Reviewed By: Friedrich Seiltgen
Copyright © 2023
Nick Lavery is an active-duty Green Beret within the U.S. Special Forces. He suffered a life-changing injury during combat, resulting in the above-the-knee amputation of his leg. This injury would have retired most soldiers, but Lavery decided otherwise. Not only is he still in the U.S. Army, but he also returned to duty with his Special Forces Detachment and continues conducting combat operations to this day.
With his book “Objective Secure,” Lavery’s mission is to help the reader to absorb the vignettes and principles to enable those striving toward a goal to realize their pre-existing unlocked potential and recognize that anything is possible with an effective mindset and strategy.
Lavery speaks of the warrior ethos; to him, it is a way of life that defines who we are and aspire to become. This way of life is an option for everybody.
The Warrior Ethos Tenets:
- I will always place the mission first.
- I will never accept defeat.
- I will never quit.
- I will never leave a fallen comrade.
I will always place the mission first: Lavery speaks about the military undertones of this, but it simply means your long-term goal. Everyone has dreams, but most do not turn their dreams into reality without sacrifice and discipline. The most crucial piece of the first tenet is sacrifice, a subset of discipline – the act of foregoing what we want for what we need.
I will never accept defeat: This is self-explanatory. If you get knocked down seven times, you get up eight. Lavery tells the reader about his experiences at Walter Reed Hospital during rehabilitation. If you fall, no one is coming to pick you up.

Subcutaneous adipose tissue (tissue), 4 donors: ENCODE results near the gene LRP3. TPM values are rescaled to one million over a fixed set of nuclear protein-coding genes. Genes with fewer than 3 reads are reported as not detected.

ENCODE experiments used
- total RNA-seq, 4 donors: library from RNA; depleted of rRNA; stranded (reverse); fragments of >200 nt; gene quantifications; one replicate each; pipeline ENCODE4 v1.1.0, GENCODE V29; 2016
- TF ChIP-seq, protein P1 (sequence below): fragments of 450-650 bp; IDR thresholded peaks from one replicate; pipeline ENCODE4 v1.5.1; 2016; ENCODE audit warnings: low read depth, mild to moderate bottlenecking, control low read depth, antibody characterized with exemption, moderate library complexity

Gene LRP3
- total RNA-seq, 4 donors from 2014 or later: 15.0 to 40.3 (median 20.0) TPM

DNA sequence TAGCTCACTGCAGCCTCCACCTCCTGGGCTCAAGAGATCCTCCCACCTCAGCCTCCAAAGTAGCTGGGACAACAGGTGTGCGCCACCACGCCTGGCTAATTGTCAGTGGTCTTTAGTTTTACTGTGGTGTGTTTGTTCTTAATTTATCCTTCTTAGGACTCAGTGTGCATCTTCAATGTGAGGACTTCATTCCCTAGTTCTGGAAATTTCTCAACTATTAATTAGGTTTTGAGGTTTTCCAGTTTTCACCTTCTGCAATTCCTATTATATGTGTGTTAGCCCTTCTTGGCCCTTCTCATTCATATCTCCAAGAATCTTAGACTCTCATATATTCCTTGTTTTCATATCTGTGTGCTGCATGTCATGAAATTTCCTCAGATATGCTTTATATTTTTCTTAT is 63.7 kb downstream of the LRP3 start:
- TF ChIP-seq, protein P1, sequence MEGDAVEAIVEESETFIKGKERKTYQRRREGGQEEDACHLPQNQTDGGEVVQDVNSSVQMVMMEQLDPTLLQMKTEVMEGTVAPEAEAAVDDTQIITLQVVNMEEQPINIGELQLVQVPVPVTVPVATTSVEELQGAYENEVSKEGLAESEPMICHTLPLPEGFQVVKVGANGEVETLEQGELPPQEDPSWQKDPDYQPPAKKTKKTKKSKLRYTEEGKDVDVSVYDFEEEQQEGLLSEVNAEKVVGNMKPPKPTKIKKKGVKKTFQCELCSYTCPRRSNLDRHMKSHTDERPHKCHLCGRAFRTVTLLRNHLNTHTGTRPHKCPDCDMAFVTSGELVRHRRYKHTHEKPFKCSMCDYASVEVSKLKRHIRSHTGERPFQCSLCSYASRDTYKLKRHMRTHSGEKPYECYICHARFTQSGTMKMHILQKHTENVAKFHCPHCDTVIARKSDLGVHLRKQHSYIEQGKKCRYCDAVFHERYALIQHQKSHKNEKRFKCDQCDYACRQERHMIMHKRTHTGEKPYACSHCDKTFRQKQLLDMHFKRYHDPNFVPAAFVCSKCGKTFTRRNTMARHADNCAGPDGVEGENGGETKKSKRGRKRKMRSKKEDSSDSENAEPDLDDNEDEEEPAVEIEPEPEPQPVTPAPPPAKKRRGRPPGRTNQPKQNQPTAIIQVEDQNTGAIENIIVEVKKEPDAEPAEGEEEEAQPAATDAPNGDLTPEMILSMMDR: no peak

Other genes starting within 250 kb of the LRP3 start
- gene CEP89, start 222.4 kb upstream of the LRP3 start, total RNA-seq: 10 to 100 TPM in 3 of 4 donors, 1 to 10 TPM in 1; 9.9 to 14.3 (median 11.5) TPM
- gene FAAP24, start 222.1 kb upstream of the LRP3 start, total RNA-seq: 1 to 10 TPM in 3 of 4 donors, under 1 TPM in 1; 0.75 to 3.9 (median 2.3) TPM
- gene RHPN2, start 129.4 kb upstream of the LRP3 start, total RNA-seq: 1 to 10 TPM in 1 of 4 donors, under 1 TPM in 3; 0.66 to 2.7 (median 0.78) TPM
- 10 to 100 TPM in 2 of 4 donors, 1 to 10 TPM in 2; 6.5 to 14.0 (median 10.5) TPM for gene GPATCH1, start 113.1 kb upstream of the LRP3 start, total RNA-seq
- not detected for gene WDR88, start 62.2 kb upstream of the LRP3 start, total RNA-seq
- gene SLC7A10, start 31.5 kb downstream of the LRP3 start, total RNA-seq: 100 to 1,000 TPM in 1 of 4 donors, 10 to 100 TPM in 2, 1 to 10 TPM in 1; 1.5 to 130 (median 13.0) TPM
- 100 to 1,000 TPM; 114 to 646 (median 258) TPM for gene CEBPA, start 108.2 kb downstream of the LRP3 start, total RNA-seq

I will never quit: Although it sounds the same as never accepting defeat, for Nick, it’s about avoiding complacency. Don’t let yourself get comfortable, don’t celebrate too long, don’t accept the status quo, and don’t remain stagnant. The principle is that satisfaction doesn’t exist, and it is time to move on and attack the next obstacle.
I will never leave a fallen comrade: For Lavery, this tenet means committing to whatever it takes. Our brains want to keep us safe, but fear of pain, as well as success, will be a barrier to achieving your goals.
For Lavery, the strategy for success lies in eight phases:
- Phase 1. Mission
- Phase 2. Design
- Phase 3. Research
- Phase 4. Approach
- Phase 5. Execute
- Phase 6. Track
- Phase 7. Assess
- Phase 8. Repeat
In Lavery’s words, the military warfighting function is a bunch of things being done by a bunch of people, all working in harmony to achieve a specific result.
This sounds familiar because it describes this book – the connectivity between the multiple systems we must leverage. And in case you haven’t already acknowledged it, “You are the Commander.”
“Objective Secure” is an incredible journey into the mindset of a true warrior. Lavery gives you the strategy he used to take action that you can follow to improve your situation.
Lavery is like the physician that tells you to lose 20 pounds, eat right, and stop smoking. You know it’s the right thing to do, but you’ve become lazy and complacent.
Pick up a copy of “Objective Secure” and change your path.
That’s all for now, folks! Please keep sending in your questions, tips, and article ideas. And as always – “Let’s Be Careful Out There.”
Friedrich Seiltgen is a retired Master Police Officer with 20 years of service with the Orlando Police Department. He conducts training in Lone Wolf Terrorism, Firearms, and Active Shooter Response. His writing has appeared in Off Grid, Soldier of Fortune, RECOIL, The Counter Terrorist Magazine, American Thinker, Homeland Security Today, and The Journal of Counterterrorism & Homeland Security International.
Contact him at [email protected]